Controversy over symbols and relics leftover from the American Civil War is hardly new. Earlier this year editorial and journalistic outrage was directed at supporters of the Confederate battle flag; but now in Minnesota a new angle on Civil War controversy is brewing. Gov. Mark Dayton, a Democrat, wants up to six paintings of Civil War events currently displayed in the state Capitol potentially removed to less visible locations.
None of the paintings present Confederate forces in a positive light, and none of them feature a Confederate battle flag. In fact, each painting depicts Minnesota soldiers bravely charging into battle or enduring the dreary monotony of long foot marches as they wage war to preserve the union and end slavery.
According to a local CBS television station:
“Governor Mark Dayton first raised the issue of violence depicted in the historic paintings hanging in the reception room outside his office. Some of those paintings and other military artifacts could be removed, or taken to less visible locations.”
That sentiment isn’t sitting well with Major Gen. Rick Nash, the Army officer in charge of the Minnesota National Guard. “War was no less horrible in 1861 than it is today,” he told CBS.
Dayton has never served in the military, was a Vietnam War protester, voted against authorizing the Iraq War while serving as a U.S. Senator, and introduced legislation in the Senate to create a cabinet-level federal Department of Peace and Nonviolence. The Democratic governor first expressed reservations about the Civil War artwork in January 2014, and the issue surfaced again in July of this year and then again just days ago.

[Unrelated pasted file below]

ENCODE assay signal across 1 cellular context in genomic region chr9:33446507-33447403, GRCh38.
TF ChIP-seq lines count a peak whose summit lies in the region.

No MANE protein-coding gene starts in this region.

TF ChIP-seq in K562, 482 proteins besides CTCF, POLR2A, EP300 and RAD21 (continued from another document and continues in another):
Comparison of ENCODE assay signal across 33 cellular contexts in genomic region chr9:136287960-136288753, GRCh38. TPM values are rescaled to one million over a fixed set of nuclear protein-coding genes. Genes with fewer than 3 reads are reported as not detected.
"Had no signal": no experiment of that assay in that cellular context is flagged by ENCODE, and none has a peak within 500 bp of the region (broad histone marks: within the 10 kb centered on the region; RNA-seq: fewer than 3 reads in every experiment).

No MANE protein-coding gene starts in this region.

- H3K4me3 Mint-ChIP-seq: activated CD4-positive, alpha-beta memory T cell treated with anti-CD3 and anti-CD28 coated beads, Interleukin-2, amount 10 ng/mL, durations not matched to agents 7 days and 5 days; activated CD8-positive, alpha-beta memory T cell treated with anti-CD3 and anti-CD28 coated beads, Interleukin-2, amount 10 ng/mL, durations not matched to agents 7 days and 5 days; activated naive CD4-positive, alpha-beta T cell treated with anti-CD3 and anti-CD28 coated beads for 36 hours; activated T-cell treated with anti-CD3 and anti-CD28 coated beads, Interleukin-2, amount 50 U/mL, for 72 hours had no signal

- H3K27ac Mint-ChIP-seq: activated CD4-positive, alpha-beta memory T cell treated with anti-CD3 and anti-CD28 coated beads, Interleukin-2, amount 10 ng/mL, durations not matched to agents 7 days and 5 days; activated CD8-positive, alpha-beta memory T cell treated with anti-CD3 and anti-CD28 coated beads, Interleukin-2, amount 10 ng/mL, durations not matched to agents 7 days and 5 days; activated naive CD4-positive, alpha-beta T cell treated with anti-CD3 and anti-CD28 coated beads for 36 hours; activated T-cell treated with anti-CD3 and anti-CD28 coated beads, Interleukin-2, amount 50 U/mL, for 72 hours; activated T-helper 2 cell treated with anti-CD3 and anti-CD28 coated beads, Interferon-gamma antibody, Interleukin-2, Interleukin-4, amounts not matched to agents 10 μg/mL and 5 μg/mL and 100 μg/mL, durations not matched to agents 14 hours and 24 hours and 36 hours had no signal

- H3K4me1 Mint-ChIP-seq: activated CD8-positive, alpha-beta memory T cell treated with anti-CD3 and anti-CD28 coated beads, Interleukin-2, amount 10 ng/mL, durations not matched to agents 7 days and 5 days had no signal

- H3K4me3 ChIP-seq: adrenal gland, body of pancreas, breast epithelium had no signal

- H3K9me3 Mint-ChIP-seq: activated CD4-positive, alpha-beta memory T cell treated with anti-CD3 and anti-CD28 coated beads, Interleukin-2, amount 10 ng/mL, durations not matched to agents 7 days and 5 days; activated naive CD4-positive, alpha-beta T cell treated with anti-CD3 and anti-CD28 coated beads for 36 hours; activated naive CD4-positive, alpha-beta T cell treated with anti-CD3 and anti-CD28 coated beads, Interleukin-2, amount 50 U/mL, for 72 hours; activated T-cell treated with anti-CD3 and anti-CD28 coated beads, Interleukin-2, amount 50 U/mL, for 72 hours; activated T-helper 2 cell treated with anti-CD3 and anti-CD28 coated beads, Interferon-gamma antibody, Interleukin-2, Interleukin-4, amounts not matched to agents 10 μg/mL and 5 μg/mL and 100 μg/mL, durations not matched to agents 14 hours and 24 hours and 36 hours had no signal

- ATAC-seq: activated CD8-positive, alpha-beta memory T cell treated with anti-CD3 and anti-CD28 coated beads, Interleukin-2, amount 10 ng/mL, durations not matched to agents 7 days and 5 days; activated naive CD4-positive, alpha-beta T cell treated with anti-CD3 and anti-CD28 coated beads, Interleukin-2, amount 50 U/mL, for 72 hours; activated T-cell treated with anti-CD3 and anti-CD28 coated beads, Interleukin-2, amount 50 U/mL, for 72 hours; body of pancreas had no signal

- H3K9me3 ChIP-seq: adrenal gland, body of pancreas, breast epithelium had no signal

The conservative media outlet RightWisconsin.com in a neighboring state named Dayton a “Loser of the Day” for “For dishonoring both history and the sacrifice of thousands of his state’s residents who fought in the Civil War.”
Presented below are the six Civil War paintings that offend Gov. Dayton.
Soldiers of the 5th and 9th Minnesota Regiments assault Confederate positions at the Battle of Nashville in 1864. This painting presently hangs in the Governor’s Reception Room of the Minnesota Capitol.
Members of the 4th Minnesota Regiment march into Vicksburg, Mississippi in July 1863. This painting hangs in the Governor’s Reception Room of the Minnesota Capitol.
The 2nd Minnesota Regiment charges at Missionary Ridge on November 25, 1863; painting hangs in the Governor’s Reception Room.
The 2nd Minnesota surges forward at Gettysburg on July 2, 1863; artwork presently hangs in Governor’s Reception Room.
The 3rd Minnesota marches into Little Rock, Arkansas in 1862; this painting also hangs in the Governor’s Reception Room.
The 5th Minnesota Regiment heroically fights at Corinth, Mississippi in 1862; hanging in the Governor’s Reception Room.
For a full catalog of Minnesota Capitol artwork and to see fuller descriptions of these paintings, the state of Minnesota has prepared this helpful guide to Capitol artwork.